The facts about cloud computing are understood by two-thirds of large enterprises, leaving one third unsure of the benefits of one of the most significant changes in the IT landscape. For many enterprises, a private cloud should be the closest match to their goals, but the journey to the cloud is a step-by-step one that begins with virtualisation and ends with moving mission-critical applications into the cloud. However, many enterprises fall at the hurdle of security, while others see applications as a natural fit, but are less sure about their hardware infrastructure.
Such a journey requires expert advice and testing to ensure both the closest fit with the enterprise, and the maximum advantages overall in terms of efficiency and scalability.
The need for a cloud strategy
Chief information officers (CIOs), IT managers and data centre management teams need to have a top-to-toe understanding of both their internal systems and their internal processes to demonstrate that they can operate strategically for the business instead of merely servicing IT systems.
Increasingly, skilled IT strategists are exploring the potential benefits of cloud computing and virtualisation, such as virtualisation of storage and the data centre alongside managed services in the cloud. Many enterprises recognise that ‘cloud computing’ – software, infrastructure and platform delivered as on-demand services
– can offer strategic advantages in terms of scalability and cost effectiveness, so that systems can scale dynamically to accommodate spikes in demand rather than be built for usage scenarios that rarely arise.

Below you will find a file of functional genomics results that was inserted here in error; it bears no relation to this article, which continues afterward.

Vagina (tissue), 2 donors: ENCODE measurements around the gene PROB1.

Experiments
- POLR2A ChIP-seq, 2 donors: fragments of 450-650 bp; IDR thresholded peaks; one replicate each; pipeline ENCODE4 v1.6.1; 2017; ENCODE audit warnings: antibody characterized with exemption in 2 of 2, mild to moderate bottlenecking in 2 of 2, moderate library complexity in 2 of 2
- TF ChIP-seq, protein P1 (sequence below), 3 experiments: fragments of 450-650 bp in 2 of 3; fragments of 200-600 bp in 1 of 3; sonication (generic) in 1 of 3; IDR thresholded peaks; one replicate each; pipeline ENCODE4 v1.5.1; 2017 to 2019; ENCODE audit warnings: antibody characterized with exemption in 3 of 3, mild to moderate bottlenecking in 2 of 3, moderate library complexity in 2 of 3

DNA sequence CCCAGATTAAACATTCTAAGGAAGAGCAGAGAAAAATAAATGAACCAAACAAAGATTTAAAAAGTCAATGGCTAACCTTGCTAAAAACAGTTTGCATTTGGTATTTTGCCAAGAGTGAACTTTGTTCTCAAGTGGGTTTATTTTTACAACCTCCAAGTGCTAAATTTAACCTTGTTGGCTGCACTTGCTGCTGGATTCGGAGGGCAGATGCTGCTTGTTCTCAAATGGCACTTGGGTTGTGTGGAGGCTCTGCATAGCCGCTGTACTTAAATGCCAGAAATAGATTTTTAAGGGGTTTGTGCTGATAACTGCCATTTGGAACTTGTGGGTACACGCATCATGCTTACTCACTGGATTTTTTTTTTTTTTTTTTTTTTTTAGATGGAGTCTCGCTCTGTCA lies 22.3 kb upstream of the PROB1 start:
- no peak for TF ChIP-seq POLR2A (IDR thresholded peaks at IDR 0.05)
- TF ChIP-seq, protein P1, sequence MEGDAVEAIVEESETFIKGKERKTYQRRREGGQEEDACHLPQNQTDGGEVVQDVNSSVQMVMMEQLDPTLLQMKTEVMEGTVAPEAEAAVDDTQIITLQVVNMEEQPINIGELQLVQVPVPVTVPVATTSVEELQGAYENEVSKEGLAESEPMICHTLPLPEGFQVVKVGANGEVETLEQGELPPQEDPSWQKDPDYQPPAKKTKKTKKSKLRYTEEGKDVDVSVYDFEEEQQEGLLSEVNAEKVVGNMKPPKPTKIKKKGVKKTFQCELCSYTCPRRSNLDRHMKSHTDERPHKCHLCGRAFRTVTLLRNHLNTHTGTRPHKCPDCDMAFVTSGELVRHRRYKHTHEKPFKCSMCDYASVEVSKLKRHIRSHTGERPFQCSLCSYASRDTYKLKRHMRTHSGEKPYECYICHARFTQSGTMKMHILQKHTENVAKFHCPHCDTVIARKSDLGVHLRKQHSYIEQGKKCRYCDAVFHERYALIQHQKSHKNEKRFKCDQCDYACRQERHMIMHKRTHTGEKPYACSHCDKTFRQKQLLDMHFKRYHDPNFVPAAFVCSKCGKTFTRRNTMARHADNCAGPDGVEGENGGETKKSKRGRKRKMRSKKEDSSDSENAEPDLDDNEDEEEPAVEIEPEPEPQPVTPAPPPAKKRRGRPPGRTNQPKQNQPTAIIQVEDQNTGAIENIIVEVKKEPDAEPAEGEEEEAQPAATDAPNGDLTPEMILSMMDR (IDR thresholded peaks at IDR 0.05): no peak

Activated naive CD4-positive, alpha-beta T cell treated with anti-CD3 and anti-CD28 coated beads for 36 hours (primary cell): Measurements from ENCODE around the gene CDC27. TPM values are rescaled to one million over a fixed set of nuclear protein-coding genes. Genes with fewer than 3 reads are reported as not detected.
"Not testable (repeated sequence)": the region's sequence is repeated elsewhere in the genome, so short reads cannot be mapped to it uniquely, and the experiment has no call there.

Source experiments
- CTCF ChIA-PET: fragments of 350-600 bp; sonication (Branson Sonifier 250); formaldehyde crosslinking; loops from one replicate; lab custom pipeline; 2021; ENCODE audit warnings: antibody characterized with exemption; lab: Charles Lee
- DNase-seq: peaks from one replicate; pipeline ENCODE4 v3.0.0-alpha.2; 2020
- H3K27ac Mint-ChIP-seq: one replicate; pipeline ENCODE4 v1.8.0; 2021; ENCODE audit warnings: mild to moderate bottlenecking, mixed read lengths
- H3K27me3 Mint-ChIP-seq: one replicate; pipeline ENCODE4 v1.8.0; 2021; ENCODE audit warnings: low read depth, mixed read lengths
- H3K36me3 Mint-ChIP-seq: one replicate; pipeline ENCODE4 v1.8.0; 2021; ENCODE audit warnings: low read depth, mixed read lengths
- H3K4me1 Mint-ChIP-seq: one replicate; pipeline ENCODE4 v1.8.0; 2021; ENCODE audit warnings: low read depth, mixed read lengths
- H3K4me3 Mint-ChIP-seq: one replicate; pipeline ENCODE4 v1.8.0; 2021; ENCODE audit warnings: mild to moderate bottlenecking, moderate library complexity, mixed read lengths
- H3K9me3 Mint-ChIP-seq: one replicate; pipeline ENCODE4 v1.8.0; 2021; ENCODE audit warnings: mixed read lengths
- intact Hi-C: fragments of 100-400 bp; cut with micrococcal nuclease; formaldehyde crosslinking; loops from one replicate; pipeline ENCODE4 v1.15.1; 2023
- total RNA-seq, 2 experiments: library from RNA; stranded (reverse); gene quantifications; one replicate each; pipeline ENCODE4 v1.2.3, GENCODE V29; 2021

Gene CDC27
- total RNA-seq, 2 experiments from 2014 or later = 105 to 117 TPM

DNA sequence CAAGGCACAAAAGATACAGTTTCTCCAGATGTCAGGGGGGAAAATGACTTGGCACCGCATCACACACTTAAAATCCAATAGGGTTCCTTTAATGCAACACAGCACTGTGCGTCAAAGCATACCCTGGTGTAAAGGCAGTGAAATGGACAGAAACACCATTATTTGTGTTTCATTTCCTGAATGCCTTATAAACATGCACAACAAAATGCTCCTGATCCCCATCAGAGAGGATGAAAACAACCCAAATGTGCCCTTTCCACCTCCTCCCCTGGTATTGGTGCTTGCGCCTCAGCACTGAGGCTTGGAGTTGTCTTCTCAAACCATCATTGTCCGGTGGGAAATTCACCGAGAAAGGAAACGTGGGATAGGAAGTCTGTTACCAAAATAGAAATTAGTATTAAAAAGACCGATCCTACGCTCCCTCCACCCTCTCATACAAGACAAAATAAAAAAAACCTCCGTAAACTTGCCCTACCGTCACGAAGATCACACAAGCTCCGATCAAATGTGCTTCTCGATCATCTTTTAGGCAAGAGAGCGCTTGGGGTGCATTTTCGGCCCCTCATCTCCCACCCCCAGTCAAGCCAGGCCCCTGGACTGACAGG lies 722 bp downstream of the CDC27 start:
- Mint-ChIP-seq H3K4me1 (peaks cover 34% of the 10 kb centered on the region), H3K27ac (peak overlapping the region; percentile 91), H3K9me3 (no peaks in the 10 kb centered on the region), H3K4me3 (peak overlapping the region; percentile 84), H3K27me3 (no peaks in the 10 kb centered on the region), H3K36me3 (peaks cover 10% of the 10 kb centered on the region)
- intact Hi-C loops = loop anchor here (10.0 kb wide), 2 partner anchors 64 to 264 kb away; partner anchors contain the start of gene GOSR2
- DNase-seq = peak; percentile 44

However, an exclusive survey by Computing of over 200 senior IT strategists within large organisations reveals that while just under two-thirds (63%) of IT experts correctly understand the term ‘cloud computing’, the rest do not (Fig. 1).
Fig. 1: “What do you understand about the term ‘cloud computing’?”
Four percent of all respondents answered that they believed it was synonymous with the internet, while seven percent admitted that they were “not sure” of the definition. The rest singled out infrastructure on demand (15%), software as a service (SaaS, nine percent) and platform as a service (PaaS, three percent) (Fig. 2).
The findings suggest that the term ‘cloud computing’ has been hijacked by different sectors of the IT industry, with the result that the message about its overall
benefits has been lost to some extent in the noise and hype.
Fig. 2: “Do you understand the difference between public and private cloud computing?”
Having access to cloud computing services, platform and infrastructure on demand creates more of a level playing field for smaller and medium-sized enterprises, with the benefit of on-demand access to a world-class infrastructure that can scale with corporate ambition.
Many IT strategists recognise that there are further advantages in freeing up the IT department to operate proactively and strategically rather than passively and reactively – not to mention in switching IT financing from tranches of capital outlay to a predictable rental model within operational expenditure.
However, within the IT department culture and skills need to change as enterprises begin their journey into the cloud, becoming more strategically aligned with business goals. This is particularly true as the enterprise moves beyond its first tentative steps into the cloud, and deeper into moving mission-critical applications and services there.
The core question
As enterprises move deeper into the cloud, they can decide what is core to the successful and ongoing operation of the business, and what can be better run as a managed service whenever and however the need arises. IT leaders can then set aside day-to-day systems maintenance, some of which is rooted in legacy systems and legacy processes.
The day-to-day management of IT then becomes a question of managing SLAs and KPIs rather than maintaining hardware and securing the back door. In other words, the cloud aligns IT more closely with business goals and raises the profile of the IT department. This is the principal advantage of the cloud model.